So I want to leave you with this thought:

"A work of art is above all an adventure of the mind."

Eugene Ionesco (1909-1994) Romanian-born French playwright.

Tuesday, October 13, 2009

Visualization reversed or do you dare?

I won't have to make it any clearer that there are hundreds of ways to visualize a thought, feeling, mood or anything else. There are at least as much roads to visualization as there are people setting their minds and hands to it. In my post Visualization fantastique I gave a couple of examples all based on one piece of music. Now I want to try to trigger your minds in doing exactly the opposite.

A very well known piece of music is "Pictures at an exhibition" by Modest Mussorgsky (1839 - 1881). It was orignally composed for piano around 1874 in honour of the artist and architect Victor Hartman (1834 - 1873), a close friend of Mussorgsky, who had died at the age of only 39. In commemoration of Hartman about 400 pictures were exhibited in the Academy of fine Arts in St. Petersburg. Mussorgsky, still shaken by the sudden death of his good friend and an admirer of his art, then needed only about 6 weeks to compose his virtual tour through the museum.

The original piece consists of 15 movements:
  • Promenade
  • Gnomus The gnome
  • Interlude (Promenade theme)
  • Il vecchio castello The old castle
  • Tuileries (Dispute d'enfants après jeux) Dispute between children at play
  • Bydło Cattle
  • Interlude (Promenade theme)
  • Ballet Ballet of the Unhatched Chicks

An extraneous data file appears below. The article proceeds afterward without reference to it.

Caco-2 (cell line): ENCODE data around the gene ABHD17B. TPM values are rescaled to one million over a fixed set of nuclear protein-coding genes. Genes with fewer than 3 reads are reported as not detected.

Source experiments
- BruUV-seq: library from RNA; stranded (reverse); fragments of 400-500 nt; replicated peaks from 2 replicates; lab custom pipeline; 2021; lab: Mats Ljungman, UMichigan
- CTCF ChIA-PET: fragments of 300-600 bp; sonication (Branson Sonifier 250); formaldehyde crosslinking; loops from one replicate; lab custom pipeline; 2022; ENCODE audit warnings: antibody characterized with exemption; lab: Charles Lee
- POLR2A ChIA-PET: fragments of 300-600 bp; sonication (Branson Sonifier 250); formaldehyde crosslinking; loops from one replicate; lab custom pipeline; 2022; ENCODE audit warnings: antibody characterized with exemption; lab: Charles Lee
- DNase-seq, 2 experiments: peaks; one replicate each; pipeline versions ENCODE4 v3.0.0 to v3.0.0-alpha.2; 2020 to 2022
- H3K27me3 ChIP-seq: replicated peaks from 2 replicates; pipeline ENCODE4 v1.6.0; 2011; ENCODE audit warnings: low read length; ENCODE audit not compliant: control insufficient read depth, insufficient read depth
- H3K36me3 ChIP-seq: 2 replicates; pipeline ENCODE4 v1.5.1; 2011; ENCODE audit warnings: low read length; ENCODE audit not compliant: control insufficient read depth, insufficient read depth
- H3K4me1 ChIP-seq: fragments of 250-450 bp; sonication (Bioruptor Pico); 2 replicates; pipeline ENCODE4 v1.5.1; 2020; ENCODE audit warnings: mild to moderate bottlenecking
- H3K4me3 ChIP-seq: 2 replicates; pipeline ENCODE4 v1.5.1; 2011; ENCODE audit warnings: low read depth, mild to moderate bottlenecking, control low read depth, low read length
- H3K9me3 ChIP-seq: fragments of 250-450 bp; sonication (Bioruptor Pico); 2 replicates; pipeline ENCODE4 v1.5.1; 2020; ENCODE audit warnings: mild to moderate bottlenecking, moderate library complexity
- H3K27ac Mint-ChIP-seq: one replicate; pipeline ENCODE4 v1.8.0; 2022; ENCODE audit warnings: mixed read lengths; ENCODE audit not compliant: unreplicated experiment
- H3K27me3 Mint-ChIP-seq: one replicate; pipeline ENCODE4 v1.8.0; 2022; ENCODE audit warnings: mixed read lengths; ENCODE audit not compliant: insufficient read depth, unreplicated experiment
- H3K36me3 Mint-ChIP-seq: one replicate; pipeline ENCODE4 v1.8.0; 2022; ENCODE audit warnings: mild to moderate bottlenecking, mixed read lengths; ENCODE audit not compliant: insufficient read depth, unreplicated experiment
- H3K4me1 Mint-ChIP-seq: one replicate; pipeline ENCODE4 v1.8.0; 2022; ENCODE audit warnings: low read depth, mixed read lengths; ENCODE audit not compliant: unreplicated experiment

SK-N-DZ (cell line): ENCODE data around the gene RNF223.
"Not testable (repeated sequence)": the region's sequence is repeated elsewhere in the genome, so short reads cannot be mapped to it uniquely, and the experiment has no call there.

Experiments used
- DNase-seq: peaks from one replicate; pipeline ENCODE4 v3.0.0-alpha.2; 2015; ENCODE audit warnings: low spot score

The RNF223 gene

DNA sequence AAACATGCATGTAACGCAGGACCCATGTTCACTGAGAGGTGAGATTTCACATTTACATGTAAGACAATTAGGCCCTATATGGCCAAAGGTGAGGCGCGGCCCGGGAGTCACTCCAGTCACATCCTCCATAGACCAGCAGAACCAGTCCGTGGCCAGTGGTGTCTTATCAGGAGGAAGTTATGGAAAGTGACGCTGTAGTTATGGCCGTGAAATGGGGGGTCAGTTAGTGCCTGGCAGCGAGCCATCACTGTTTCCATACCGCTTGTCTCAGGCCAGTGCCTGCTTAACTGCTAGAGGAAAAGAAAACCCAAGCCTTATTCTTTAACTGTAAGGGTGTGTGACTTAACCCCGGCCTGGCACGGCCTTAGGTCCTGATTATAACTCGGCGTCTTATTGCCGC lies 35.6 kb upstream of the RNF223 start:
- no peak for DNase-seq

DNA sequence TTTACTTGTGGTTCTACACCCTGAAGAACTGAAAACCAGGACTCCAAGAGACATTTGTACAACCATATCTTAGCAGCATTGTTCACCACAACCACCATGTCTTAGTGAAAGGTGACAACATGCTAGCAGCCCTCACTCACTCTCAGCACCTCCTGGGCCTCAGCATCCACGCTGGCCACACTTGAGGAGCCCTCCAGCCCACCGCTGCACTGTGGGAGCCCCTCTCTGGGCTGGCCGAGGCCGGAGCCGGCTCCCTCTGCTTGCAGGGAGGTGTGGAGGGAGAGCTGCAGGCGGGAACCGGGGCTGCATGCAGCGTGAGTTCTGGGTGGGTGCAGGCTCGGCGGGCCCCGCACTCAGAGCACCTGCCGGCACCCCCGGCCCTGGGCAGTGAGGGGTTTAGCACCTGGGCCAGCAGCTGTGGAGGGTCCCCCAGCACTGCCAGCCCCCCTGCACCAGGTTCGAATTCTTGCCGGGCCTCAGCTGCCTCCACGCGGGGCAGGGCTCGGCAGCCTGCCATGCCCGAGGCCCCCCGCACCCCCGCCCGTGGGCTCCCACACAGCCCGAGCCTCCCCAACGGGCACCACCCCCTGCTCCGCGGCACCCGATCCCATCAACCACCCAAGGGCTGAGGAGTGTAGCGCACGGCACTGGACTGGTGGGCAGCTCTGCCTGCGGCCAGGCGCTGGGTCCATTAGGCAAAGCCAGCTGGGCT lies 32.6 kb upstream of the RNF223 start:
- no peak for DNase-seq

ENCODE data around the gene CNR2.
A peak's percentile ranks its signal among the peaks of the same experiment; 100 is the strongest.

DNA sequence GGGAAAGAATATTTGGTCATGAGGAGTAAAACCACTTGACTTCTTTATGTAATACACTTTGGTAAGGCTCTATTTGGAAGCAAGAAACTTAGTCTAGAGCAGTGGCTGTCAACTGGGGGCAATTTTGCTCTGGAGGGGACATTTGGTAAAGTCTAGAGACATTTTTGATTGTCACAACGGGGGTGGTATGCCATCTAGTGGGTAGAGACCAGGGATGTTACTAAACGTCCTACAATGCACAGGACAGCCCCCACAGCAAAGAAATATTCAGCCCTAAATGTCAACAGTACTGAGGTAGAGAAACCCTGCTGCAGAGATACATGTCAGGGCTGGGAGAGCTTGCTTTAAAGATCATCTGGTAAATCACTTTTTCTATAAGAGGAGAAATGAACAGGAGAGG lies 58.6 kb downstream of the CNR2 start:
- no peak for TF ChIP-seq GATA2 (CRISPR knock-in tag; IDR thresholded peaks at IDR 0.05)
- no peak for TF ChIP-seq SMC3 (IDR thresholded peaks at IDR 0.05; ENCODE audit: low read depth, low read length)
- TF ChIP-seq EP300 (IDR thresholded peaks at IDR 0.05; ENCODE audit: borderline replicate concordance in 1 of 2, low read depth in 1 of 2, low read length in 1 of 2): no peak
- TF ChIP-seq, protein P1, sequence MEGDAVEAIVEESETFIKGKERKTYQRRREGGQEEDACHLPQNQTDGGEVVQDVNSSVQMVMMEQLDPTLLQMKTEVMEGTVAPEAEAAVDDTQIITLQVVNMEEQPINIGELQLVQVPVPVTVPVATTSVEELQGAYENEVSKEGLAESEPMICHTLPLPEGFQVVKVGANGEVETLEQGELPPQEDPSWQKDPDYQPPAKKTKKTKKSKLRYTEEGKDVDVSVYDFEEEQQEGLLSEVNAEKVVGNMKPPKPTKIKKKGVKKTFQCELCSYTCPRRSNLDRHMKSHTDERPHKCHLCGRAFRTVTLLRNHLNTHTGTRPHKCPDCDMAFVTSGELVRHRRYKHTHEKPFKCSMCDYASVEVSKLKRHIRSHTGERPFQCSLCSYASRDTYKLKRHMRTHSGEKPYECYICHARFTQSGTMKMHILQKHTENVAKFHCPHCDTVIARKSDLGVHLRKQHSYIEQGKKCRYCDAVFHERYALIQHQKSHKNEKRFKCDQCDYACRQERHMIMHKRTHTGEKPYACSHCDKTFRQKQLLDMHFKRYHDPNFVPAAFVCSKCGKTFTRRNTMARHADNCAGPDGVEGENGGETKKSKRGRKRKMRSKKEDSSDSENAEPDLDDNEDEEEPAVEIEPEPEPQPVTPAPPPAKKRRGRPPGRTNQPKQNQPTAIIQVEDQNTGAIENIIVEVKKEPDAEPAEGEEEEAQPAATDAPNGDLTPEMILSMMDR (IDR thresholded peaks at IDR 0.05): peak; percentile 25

• Samuel Goldenberg und Schmuÿle also known as 2 Jews, one rich the other poor
  • Promenade
  • Limoges, le marché (La grande nouvelle) The market at Limoges (The great News)
  • Catacombæ (Sepulcrum romanum) and "Cum mortuis in lingua mortua" The Catacombs and With the Dead in a Dead Language
  • Baba-Yaga The Hut on Fowl's Legs
  • The great gates of Kiev The Bogatyr Gates
It is easy to see that Mussorgsky wanted to take his listener by the hand and walk with him through the halls of the Academy. He wanted to recreate in the minds of those who heard his music the pictures he had seen and loved so much. Maybe (but this is a wild guess on my side and not even an educated one at that) he even wanted to make us part of his loss and grief. Unfortunately, most of Hartmans paintings didn't survive today so we do not know what Mussorgsky saw and have little more than his music to testify for their existence.

Apart from the music being very inspirational in itself it has inspired others as well. For example, Maurice Ravel made an orchestration that has now become more known that the original version. But also Emerson, Lake and Palmer have made their own version, as did Isao Tomita. They all added a personal note to their own stroll through the museum and all evoke a different sensation. ELP even went so far as to add a few pieces of their own, thereby making their tour a very personal one.